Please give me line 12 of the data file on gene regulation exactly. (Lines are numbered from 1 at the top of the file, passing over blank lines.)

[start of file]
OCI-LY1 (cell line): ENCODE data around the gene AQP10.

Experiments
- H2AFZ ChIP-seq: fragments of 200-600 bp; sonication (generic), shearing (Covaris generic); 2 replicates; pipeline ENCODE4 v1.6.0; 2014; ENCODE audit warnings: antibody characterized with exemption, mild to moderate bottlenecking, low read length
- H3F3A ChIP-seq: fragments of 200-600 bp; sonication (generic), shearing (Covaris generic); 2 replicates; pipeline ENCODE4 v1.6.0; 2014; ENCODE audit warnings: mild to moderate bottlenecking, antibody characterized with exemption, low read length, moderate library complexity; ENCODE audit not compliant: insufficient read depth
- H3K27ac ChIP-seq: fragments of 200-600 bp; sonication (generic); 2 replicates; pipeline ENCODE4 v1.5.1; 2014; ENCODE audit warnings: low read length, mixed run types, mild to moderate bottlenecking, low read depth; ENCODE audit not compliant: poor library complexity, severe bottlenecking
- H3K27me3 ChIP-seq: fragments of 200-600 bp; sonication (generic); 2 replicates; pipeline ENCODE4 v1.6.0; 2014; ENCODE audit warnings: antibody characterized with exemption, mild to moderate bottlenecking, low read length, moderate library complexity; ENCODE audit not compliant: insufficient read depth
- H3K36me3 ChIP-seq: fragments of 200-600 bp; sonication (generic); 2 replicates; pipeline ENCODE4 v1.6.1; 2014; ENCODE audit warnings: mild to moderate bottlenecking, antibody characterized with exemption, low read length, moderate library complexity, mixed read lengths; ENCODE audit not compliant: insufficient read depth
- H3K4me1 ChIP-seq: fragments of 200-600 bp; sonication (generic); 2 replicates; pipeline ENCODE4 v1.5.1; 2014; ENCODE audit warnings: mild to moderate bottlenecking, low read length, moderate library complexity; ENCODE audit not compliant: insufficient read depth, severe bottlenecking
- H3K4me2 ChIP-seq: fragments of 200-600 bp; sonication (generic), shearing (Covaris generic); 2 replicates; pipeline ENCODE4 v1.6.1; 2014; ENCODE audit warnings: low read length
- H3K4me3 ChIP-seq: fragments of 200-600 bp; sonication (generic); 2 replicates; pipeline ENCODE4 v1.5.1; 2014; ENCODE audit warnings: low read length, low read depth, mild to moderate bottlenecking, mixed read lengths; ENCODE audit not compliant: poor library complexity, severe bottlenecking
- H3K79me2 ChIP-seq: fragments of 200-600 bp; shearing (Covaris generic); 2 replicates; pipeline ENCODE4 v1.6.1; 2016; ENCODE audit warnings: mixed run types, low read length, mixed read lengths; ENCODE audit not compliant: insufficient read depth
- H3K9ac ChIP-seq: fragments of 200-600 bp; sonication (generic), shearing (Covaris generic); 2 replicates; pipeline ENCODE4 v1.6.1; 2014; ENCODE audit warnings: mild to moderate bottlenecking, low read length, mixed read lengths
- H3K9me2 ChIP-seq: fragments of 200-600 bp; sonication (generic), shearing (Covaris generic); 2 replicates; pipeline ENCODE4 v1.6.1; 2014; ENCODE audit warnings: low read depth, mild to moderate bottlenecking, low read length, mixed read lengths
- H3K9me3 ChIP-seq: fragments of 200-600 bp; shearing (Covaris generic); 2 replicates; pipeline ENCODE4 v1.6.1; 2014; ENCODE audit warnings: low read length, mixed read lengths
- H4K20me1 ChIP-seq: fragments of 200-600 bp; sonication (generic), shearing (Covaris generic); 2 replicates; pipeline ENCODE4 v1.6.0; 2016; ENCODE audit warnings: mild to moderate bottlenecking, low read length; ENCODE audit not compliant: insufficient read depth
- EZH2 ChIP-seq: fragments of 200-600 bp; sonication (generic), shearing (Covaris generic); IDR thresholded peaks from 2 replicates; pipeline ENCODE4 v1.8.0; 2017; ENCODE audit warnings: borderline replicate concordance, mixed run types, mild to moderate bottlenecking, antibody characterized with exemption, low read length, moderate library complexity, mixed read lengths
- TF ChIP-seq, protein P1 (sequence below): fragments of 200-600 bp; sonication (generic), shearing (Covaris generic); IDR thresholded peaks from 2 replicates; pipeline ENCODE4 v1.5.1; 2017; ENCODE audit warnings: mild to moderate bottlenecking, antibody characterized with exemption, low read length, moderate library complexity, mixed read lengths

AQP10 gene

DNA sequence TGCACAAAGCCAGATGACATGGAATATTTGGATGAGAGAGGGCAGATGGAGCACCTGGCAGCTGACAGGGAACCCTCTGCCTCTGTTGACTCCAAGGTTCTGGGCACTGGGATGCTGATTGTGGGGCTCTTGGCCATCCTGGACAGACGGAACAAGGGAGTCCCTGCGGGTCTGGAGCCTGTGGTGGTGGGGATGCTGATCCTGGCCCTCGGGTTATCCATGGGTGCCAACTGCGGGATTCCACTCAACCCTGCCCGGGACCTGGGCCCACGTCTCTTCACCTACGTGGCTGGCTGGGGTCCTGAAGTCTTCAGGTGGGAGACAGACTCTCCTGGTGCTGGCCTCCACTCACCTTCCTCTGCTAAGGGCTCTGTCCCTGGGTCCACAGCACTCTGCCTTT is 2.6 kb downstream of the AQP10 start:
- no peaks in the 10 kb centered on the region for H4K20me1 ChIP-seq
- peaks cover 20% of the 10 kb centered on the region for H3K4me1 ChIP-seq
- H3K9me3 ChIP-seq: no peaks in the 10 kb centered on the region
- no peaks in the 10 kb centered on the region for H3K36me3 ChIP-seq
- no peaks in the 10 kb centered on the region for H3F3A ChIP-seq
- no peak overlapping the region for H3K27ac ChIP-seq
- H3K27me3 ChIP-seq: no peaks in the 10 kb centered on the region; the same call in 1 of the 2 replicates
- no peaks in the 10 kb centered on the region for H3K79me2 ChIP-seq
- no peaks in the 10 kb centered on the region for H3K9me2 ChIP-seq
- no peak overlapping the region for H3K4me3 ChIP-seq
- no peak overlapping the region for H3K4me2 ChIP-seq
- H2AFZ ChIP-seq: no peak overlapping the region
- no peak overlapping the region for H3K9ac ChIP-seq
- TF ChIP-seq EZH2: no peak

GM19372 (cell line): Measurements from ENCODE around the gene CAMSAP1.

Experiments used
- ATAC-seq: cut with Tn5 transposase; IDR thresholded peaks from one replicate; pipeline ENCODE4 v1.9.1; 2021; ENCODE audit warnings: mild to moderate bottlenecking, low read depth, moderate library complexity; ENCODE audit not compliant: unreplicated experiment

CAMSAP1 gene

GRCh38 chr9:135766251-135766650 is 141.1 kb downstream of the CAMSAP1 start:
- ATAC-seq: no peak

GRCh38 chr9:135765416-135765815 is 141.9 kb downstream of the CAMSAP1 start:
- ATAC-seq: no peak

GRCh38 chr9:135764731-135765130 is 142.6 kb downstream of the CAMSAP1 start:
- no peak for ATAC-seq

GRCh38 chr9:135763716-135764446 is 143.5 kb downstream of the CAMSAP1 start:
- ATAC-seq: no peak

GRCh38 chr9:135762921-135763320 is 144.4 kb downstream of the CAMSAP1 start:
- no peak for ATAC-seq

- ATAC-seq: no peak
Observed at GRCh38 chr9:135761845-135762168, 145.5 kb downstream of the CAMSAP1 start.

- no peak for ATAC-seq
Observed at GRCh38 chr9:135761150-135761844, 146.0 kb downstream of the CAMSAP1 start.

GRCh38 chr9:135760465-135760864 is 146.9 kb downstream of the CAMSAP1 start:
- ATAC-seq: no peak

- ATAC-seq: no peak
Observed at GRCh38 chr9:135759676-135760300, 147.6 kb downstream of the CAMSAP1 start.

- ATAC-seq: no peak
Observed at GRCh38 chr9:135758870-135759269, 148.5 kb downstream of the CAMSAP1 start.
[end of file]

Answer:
- H3K9ac ChIP-seq: fragments of 200-600 bp; sonication (generic), shearing (Covaris generic); 2 replicates; pipeline ENCODE4 v1.6.1; 2014; ENCODE audit warnings: mild to moderate bottlenecking, low read length, mixed read lengths